To expect a cafe to be able to spell cafe au lait?

(176 Posts)
Orangeanddemons Sun 15-Sep-13 15:32:24

On a picture on wall in said cafe. Spelt caff iau latt. Seriously.

What is wrong with these people?

I asked for a ham and cheese panino once to have them 'correct' me and say "panini". I didn't say, "that would be two or more, you fuckers". I gritted my teeth and smiled instead.

TSSDNCOP Sun 15-Sep-13 23:37:58

At work last week we were asked for the numbers of dresses we had sold from our "Bridle" range.

When I sniggered, I was told by a colleague that not everyone was as clever as me.

I nearly chewed my lips off when the discussion later was whether the Artic (spelled as spoken) was at the top or bottom.

FastWindow Sun 15-Sep-13 23:59:22

A pub near me used to have a sign in the car park stating that they did not 'except any responsibility for damage caused' etc.
After years of holding my tongue I could be silent no longer and told the barman that the sign meant they would in fact be happy to take responsibility. I was wasting my breath though, just got a blank look.

And what about the sign at a soft play limiting the age of the child on the 'baouncy castle'? I mean, someone made this sign in vinyl - how many people did that slip past!

WaitingForMe Mon 16-Sep-13 06:33:14

I assumed Scorn was Sweetcorn (there was no apostrophe).

TheTruffleHunter Mon 16-Sep-13 06:43:33

My favourite is the sign you see on tube escalators: Dogs must be carried.

Dammit, I didn't bring one! <smile>

Normy5 Mon 16-Sep-13 08:04:41

First world problem

elQuintoConyo Mon 16-Sep-13 08:13:47

Where I live I have seen croissant spelt:
Croisant
Croisan
Crosant

And my favourite:
Cruasan.

I couldn't give a duck's fart and like adding to my mental list. Last week it was 'jacked on potatoes' (jacket). It's what you get for not hiring a proofreader ie me and I am not going to tell them for free.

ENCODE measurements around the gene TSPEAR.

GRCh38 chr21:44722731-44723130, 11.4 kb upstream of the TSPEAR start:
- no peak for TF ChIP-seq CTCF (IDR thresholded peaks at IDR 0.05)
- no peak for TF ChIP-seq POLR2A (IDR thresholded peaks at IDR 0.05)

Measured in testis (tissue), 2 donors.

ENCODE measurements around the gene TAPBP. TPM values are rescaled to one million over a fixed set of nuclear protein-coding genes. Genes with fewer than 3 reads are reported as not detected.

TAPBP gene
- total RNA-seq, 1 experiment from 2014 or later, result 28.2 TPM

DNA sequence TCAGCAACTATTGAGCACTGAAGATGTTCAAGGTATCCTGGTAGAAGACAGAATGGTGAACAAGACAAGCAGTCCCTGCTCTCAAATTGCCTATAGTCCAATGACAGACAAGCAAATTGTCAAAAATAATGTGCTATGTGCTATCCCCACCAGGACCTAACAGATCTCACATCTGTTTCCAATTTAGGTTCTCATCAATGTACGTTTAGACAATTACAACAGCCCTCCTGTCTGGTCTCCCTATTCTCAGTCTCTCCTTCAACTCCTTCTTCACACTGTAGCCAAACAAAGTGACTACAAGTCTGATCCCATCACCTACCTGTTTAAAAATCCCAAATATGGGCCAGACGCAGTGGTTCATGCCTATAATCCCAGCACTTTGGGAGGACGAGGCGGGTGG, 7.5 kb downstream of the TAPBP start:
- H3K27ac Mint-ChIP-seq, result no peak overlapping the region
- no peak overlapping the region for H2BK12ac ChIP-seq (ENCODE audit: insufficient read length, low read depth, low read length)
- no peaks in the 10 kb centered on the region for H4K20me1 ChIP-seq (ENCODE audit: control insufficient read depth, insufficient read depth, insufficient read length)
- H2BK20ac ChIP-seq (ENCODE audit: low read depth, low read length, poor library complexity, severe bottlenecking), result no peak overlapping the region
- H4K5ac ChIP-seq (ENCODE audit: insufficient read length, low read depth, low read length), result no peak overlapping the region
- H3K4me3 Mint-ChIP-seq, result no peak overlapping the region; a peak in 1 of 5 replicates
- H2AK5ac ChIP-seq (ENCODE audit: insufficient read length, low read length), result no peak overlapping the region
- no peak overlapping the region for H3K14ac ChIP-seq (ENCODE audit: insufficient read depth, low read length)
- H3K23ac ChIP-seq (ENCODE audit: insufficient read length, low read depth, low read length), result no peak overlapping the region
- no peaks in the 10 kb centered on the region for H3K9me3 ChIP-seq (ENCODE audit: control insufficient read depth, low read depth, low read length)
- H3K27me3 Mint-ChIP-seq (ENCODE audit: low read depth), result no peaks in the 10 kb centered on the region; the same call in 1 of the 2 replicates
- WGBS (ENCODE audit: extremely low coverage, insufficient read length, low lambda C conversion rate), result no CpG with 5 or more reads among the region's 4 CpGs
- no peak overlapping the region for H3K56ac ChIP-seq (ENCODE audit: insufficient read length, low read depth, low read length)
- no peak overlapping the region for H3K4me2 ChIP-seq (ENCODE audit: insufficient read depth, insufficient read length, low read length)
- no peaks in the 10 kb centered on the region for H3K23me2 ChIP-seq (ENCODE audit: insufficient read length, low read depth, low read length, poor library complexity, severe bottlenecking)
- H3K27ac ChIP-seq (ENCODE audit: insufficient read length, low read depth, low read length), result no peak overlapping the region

To be fair, 'cruasan' is phonetically spelt in Spain. They also call spaghetti 'espagetis' in the plural. It's quirky!

olidusUrsus Mon 16-Sep-13 08:55:22

jacked on potatoes

<<childish snigger>>

nightcircus Mon 16-Sep-13 09:09:39

Persific for specific on a nursery obs

wordfactory Mon 16-Sep-13 09:10:52

The travel agency with a deal to Ittly is still a legend in Casa Wordfactory.

PlotTwist Mon 16-Sep-13 09:17:19

Poster at a local job-place: "Join our walking group! Get fit! See the sites!" Although given all the redevelopment in our city perhaps it's a walk around all the building sites?

Also AIBU to expect bar staff to know the difference between beer and lager? I bought a meal in Wetherspoons the other week that came with a free drink, I asked what beers they had, she said "Stella, Carlsburg, and Carling." None of those are beer.

Jessicarthorse Mon 16-Sep-13 09:17:19

A restaurant near us once advertised a poetry evening with the local 'poet loriat'.

<gnaws own face off>

ems1910 Mon 16-Sep-13 09:40:35

At work in a care plan someone had written about a resident having new earranades.

Ho hum.

groovejet Mon 16-Sep-13 11:15:17

I work in a coffee shop and the person who writes the boards in the week never double checks her spellings, so I have to go in early on a Saturday to make sure it is all correct.

The worst spelling issue was a sign made by the owner looking for someone to work on a "had-oc basis" it took me 15 minutes before he believed me that was not the correct term.

OTheHugeManatee Mon 16-Sep-13 13:26:10

I spotted a grocers' apostrophe on a bus-side advert for cargiant the other day. It's the beginning of the end, I tells ye <doom>